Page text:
UN: No vaccine to be endorsed before it's safe and effective

UN: No vaccine to be endorsed before it's safe and effective
In this Monday, March 9, 2020 file photo, Tedros Adhanom Ghebreyesus, Director General of the World Health Organization speaks during a news conference on updates regarding COVID-19, at the WHO headquarters in Geneva, Switzerland. The head of the World Health Organization said the U.N. health agency would not recommend any COVID-19 vaccine before it is proved safe and effective, even as Russia and China have started using their experimental vaccines before large studies have finished and other countries have proposed streamlining authorization procedures. At a press briefing on Friday, Sept. 4, 2020, Tedros Adhanom Ghebreyesus said vaccines have been used successfully for decades and credited them with eradicating smallpox and bringing polio to the brink of being eliminated.(Salvatore Di Nolfi/Keystone via AP, file)

The head of the World Health Organization said the U.N. health agency will not recommend any COVID-19 vaccine before it is proved safe and effective, even as Russia and China have started using their experimental vaccines before large studies have finished and other countries have proposed streamlining authorization procedures.

At a press briefing on Friday, Tedros Adhanom Ghebreyesus said vaccines have been used successfully for decades, and credited them with eradicating smallpox and bringing polio to the brink of being eliminated.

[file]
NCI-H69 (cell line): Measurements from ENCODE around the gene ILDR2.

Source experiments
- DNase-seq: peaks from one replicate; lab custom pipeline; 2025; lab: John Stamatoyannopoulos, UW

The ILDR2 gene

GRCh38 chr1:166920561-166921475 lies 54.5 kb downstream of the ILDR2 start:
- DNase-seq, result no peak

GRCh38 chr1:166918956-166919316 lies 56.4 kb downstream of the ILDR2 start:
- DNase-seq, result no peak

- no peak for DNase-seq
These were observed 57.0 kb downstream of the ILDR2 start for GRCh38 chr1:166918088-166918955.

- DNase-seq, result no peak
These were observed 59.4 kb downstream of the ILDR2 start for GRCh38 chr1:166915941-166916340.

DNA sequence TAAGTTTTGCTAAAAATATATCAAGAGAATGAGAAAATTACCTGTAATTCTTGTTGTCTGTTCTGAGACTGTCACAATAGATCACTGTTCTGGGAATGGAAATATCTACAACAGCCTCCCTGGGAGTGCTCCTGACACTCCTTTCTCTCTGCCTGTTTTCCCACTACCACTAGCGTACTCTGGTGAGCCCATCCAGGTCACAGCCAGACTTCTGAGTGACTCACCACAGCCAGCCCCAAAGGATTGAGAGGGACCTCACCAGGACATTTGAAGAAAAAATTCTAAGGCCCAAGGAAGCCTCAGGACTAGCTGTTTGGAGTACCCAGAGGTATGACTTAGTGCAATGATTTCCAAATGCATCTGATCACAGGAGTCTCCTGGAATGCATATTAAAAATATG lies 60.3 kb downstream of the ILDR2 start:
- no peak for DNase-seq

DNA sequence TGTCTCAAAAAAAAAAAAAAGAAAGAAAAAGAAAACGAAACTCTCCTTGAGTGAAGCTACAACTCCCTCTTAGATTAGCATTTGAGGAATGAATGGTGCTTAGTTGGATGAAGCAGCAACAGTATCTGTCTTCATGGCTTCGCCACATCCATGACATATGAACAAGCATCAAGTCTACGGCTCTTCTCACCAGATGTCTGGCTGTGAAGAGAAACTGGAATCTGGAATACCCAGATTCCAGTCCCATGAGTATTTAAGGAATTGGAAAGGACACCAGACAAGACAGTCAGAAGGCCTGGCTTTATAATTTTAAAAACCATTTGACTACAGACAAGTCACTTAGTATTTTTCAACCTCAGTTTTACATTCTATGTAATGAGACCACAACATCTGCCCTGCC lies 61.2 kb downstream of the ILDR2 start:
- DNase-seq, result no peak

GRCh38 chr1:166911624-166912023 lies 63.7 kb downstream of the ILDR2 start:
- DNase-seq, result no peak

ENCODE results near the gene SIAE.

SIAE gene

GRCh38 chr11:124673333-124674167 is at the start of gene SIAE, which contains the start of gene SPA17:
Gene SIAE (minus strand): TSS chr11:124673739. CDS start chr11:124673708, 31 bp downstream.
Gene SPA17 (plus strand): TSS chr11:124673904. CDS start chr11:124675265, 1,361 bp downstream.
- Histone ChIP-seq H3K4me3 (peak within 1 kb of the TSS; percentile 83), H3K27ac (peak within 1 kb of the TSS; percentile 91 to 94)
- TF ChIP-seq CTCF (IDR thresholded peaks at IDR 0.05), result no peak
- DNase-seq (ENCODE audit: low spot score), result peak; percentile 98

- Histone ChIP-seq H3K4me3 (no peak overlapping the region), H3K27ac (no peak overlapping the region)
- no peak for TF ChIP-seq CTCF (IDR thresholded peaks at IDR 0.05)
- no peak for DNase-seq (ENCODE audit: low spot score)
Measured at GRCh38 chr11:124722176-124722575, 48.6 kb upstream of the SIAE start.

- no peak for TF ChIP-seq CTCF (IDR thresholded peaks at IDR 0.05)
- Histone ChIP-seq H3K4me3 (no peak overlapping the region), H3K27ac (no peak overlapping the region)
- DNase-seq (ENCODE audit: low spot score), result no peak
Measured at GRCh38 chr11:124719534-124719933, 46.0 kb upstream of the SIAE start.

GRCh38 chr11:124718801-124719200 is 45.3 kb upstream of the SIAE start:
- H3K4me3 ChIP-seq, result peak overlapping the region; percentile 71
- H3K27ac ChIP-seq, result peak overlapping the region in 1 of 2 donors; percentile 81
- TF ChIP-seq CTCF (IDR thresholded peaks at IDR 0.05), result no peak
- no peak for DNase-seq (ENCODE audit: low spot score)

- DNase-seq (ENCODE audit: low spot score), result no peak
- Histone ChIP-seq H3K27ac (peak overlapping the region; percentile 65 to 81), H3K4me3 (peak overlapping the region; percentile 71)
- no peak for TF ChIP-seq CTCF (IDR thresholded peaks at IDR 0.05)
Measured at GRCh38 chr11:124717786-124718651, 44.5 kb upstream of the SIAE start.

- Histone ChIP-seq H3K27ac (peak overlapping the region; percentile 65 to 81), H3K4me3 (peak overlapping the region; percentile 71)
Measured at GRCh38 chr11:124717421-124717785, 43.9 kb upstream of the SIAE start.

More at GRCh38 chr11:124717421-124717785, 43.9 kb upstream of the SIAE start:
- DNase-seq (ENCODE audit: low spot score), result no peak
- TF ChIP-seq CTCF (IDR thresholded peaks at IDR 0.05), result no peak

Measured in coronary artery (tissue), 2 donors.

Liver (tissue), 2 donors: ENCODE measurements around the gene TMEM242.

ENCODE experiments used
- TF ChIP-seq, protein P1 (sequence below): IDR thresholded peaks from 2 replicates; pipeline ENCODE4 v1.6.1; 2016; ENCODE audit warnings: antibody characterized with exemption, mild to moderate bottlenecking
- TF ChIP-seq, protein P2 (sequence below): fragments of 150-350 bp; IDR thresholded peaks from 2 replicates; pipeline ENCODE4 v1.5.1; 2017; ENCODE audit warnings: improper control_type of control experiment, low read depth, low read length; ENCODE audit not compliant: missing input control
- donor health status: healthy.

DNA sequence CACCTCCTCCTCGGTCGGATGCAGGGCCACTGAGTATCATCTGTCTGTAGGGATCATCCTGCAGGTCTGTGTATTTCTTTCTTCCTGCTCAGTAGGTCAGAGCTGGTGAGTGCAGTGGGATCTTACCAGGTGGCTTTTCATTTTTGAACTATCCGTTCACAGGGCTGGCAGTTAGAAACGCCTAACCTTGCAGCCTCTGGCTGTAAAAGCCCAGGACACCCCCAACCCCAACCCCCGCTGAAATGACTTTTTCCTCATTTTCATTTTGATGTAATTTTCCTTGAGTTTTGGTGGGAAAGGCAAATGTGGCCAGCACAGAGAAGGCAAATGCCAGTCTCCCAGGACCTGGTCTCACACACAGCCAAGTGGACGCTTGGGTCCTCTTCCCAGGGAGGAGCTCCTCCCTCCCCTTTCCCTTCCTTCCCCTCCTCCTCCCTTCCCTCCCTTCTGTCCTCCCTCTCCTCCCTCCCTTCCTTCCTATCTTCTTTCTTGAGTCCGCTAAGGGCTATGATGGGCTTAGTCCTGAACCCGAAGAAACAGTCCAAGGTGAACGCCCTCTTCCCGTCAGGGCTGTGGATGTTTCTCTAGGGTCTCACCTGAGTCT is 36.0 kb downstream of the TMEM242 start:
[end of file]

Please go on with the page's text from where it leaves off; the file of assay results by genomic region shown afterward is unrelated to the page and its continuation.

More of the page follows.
"I would like to assure the public that WHO will not endorse a vaccine that's not effective and safe," Tedros said. He said newly developed Ebola vaccines helped end the recent Ebola outbreak in Congo, noting that stopping the was complicated by the dozens of armed groups operating in the region.

Tedros appealed to people opposed to vaccination to do their own research.

"The , they can build narratives to fight against vaccines but the track record of vaccines tells its own story and people should not be confused," he said, appealing to parents in particular. "They can have a look for themselves on how the world actually used vaccines to reduce under-5 mortality to save children."

Last week, Britain said it was preparing to revise its laws so that any effective coronavirus vaccine could be used before it was fully licensed.

Russia became the first country in the world to approve a COVID-19 vaccine in August after licensing a shot that had only been tested in several dozen people.

On Friday, Russian scientists published data from suggesting their vaccine was safe and prompted an antibody response, but the results were limited and experts said the shot had not yet proven to work. The Russian vaccine, known as Sputnik V, is now being tested in about 40,000 people and is being offered "in parallel" to key workers like doctors and teachers. Among those who have received it are one of President Vladimir Putin's daughters and Defense Minister Sergei Shoigu.

China has reportedly begun inoculating some high-risk groups with one of its experimental while the large studies to prove its efficacy and safety are ongoing. In July, the head of China's Center for Disease Control and Prevention announced that he had received the shot, although he did not specify whether that was done as part of a clinical trial.


Explore further

Follow the latest news on the coronavirus (COVID-19) outbreak

© 2020 The Associated Press. All rights reserved. This material may not be published, broadcast, rewritten or redistributed without permission.

Citation: UN: No vaccine to be endorsed before it's safe and effective (2020, September 4) retrieved 24 October 2020 from https://medicalxpress.com/news/2020-09-vaccine-endorsed-safe-effective.html
This document is subject to copyright. Apart from any fair dealing for the purpose of private study or research, no part may be reproduced without the written permission. The content is provided for information purposes only.
 shares

Feedback to editors

User comments